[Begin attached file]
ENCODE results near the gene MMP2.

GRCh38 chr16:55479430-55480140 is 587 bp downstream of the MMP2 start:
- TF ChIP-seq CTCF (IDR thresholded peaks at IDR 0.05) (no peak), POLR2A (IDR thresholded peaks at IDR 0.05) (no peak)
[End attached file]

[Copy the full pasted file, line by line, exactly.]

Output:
ENCODE results near the gene MMP2.

GRCh38 chr16:55479430-55480140 is 587 bp downstream of the MMP2 start:
- TF ChIP-seq CTCF (IDR thresholded peaks at IDR 0.05) (no peak), POLR2A (IDR thresholded peaks at IDR 0.05) (no peak)